How to Use an Oscilloscope

oscilloscope how to use

An oscilloscope how to use is a powerful tool for makers and a great step beyond a simple multimeter. Basically, it lets you probe a circuit and see how it’s working (or not).

The main purpose of an oscilloscope is to graph the change in a signal over time, with time on the x-axis and voltage on the y-axis. There are controls surrounding the scope’s screen that allow you to adjust the scale of the graph and its vertical and horizontal position, helping you focus on specific aspects of a signal.

Many types of triggers decide when the oscilloscope should start and stop measuring. For example, an edge trigger can be set to catch a rising or falling edge on a waveform. A pulse trigger can catch a short pulse of voltage or can be used to measure a slope over a specified amount of time. A pattern trigger can be used to detect multiple signal conditions.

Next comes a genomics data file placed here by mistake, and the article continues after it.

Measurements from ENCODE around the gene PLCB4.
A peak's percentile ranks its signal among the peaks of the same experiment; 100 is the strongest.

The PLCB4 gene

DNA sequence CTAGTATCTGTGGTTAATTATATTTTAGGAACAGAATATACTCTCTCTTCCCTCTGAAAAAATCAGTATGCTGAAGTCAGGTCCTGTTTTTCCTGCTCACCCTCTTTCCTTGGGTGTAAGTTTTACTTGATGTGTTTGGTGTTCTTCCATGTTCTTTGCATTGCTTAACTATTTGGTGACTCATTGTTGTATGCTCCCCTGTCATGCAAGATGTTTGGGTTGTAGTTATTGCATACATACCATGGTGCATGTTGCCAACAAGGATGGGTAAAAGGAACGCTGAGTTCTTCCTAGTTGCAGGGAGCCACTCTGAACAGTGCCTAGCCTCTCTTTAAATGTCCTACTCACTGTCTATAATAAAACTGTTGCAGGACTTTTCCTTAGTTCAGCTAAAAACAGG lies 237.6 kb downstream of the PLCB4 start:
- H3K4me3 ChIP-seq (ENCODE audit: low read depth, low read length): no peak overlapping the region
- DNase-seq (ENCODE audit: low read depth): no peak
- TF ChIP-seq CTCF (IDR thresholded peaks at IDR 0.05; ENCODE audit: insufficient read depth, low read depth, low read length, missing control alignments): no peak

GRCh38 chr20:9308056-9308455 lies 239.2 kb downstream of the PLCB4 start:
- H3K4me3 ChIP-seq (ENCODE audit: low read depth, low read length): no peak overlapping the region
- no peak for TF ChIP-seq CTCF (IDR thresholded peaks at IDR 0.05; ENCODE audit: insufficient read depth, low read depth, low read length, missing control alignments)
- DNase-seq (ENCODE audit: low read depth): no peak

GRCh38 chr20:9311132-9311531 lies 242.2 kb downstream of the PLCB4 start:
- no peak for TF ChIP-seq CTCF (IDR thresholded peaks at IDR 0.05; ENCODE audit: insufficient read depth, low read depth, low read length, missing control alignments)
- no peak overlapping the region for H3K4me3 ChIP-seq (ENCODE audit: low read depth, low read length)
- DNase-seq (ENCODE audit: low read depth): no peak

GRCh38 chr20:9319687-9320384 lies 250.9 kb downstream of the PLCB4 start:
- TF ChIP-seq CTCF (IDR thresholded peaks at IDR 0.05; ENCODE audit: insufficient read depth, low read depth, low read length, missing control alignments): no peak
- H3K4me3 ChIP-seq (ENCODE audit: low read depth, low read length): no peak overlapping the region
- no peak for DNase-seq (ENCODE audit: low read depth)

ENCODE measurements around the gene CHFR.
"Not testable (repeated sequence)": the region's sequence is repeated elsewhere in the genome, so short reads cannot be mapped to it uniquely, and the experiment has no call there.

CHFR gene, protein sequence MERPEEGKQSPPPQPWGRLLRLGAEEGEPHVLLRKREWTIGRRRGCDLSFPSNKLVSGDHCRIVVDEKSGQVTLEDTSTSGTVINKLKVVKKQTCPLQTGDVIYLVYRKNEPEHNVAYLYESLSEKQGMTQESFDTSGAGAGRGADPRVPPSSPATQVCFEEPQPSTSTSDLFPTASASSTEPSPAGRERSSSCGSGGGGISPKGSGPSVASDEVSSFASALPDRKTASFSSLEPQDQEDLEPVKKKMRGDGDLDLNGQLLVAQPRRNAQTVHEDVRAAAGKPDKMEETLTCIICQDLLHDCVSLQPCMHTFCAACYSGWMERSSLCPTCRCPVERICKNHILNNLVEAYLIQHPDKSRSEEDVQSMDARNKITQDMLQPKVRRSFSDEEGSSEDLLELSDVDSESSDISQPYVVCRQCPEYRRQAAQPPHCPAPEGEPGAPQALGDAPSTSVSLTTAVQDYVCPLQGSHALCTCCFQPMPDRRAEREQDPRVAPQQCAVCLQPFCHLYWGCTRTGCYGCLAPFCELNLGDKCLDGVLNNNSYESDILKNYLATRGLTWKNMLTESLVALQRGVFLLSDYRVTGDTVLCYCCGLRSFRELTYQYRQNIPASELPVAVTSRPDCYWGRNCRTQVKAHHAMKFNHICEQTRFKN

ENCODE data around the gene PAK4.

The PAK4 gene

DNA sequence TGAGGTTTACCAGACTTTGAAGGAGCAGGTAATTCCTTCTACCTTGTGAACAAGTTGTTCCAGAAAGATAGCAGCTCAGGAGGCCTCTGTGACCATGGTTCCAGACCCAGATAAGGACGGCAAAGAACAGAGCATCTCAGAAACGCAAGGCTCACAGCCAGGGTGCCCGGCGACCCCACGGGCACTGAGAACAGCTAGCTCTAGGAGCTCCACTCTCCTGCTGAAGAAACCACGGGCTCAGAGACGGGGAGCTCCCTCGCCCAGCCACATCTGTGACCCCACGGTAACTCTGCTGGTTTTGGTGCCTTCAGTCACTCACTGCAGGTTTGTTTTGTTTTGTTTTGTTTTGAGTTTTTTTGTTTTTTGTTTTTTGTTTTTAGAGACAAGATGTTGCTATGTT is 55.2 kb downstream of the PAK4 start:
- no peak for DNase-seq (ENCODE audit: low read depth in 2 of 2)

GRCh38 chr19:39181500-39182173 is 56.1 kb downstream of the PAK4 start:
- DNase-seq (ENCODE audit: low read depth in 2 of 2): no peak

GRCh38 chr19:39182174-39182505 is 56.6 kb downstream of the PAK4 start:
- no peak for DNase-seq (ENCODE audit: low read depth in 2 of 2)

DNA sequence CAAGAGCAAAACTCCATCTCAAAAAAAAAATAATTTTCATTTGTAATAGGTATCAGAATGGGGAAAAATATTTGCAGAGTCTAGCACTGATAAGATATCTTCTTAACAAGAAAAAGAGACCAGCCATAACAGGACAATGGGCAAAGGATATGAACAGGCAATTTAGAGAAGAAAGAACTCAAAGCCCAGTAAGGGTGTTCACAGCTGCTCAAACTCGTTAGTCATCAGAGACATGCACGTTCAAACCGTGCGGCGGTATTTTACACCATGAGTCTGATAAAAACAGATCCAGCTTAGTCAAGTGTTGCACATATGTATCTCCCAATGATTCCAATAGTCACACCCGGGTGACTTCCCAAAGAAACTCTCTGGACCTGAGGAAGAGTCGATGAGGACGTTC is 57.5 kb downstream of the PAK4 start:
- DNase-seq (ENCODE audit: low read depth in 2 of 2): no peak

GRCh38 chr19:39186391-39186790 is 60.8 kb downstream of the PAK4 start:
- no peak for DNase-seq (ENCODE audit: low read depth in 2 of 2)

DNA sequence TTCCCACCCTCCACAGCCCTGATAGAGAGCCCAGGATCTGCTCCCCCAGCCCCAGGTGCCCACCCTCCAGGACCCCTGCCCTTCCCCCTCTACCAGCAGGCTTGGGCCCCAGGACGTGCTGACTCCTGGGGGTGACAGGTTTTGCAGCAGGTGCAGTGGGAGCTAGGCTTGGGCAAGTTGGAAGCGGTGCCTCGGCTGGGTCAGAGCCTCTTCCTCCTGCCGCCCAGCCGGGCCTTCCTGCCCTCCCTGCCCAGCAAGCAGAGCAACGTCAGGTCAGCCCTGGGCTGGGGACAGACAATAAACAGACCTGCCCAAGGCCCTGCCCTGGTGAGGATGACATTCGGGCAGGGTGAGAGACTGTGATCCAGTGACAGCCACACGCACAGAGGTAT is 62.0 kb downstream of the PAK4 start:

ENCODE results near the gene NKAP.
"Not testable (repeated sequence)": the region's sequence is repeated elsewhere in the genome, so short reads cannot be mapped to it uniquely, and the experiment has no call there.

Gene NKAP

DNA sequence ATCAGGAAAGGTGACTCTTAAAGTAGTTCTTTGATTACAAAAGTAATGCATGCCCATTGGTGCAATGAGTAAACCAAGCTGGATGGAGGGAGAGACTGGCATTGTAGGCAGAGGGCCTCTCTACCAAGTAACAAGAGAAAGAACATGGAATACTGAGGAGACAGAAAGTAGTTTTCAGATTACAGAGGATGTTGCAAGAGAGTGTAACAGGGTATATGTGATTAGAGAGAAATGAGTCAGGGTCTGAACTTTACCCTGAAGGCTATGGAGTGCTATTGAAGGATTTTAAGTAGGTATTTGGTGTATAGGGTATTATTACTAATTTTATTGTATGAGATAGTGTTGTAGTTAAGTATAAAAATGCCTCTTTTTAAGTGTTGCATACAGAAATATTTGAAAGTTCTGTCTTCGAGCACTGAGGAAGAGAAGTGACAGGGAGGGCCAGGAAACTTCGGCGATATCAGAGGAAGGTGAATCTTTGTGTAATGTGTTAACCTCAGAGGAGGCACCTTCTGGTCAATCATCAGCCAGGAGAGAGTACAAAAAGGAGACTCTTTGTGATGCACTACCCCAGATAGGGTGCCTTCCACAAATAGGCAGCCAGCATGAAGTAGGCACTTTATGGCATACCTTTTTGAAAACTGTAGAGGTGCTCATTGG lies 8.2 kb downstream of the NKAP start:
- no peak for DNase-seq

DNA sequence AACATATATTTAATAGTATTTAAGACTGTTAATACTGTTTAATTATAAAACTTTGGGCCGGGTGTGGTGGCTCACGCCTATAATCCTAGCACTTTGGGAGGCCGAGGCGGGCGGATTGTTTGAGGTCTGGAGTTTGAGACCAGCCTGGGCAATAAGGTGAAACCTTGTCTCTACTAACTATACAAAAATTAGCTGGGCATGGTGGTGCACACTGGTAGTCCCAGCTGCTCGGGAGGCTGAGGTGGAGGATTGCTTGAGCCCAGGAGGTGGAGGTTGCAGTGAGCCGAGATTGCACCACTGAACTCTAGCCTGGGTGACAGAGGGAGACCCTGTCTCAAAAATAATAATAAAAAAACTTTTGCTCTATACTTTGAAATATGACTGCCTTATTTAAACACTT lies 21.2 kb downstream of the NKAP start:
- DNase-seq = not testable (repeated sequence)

Mastering Your Oscilloscope: A Beginner’s Guide to Efficient Usage and Troubleshooting

Other measurements a scope can make are frequency and period, which tell how fast or slow a waveform repeats. It can also measure amplitude, which is the difference in voltage between a signal’s maximum and minimum points. It can also identify the shape of a signal, such as a sine wave, square wave, triangle wave or sawtooth wave.

To get started, connect the scope to a power supply and place one of its probes on the input terminals. Adjust the volts/div, time/div and vertical position controls until you can frame a rough mains 50Hz waveform on the screen. If the display looks jittery, check that the probe is compensated. Most probes have a screw-head on the base or near where they attach to the oscilloscope, that can be turned to adjust the compensation.

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